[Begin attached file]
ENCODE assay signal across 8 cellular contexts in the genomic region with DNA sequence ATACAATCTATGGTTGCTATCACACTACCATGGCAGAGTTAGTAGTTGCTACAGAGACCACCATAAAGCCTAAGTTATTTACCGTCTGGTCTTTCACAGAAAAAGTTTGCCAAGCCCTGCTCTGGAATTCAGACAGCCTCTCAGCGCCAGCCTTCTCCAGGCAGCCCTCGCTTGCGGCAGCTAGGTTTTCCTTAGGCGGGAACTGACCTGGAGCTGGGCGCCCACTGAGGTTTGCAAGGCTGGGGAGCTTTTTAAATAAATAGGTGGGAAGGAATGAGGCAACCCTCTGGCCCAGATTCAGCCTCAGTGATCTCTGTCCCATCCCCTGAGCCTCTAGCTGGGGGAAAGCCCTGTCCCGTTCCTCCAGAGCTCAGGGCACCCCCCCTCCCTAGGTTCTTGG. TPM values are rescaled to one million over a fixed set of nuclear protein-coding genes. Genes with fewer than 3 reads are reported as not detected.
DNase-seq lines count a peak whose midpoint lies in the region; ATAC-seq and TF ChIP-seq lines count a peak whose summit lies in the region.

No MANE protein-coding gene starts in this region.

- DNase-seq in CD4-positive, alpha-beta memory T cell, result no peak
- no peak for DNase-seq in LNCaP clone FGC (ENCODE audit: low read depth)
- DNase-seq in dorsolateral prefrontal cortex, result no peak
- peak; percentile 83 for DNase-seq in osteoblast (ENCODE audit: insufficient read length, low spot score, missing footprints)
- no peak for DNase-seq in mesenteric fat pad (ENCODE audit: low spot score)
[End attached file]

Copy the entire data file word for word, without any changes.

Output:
ENCODE assay signal across 8 cellular contexts in the genomic region with DNA sequence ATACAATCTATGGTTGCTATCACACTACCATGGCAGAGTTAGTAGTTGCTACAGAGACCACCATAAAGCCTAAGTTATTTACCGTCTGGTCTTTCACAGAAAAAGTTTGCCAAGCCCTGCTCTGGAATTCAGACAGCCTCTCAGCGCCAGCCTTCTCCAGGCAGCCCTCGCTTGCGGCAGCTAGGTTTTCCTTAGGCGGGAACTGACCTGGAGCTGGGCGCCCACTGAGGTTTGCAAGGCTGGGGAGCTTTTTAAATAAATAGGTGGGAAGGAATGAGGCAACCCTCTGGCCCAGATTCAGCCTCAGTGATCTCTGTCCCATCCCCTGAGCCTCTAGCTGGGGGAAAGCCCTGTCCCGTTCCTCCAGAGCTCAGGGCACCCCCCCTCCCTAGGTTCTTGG. TPM values are rescaled to one million over a fixed set of nuclear protein-coding genes. Genes with fewer than 3 reads are reported as not detected.
DNase-seq lines count a peak whose midpoint lies in the region; ATAC-seq and TF ChIP-seq lines count a peak whose summit lies in the region.

No MANE protein-coding gene starts in this region.

- DNase-seq in CD4-positive, alpha-beta memory T cell, result no peak
- no peak for DNase-seq in LNCaP clone FGC (ENCODE audit: low read depth)
- DNase-seq in dorsolateral prefrontal cortex, result no peak
- peak; percentile 83 for DNase-seq in osteoblast (ENCODE audit: insufficient read length, low spot score, missing footprints)
- no peak for DNase-seq in mesenteric fat pad (ENCODE audit: low spot score)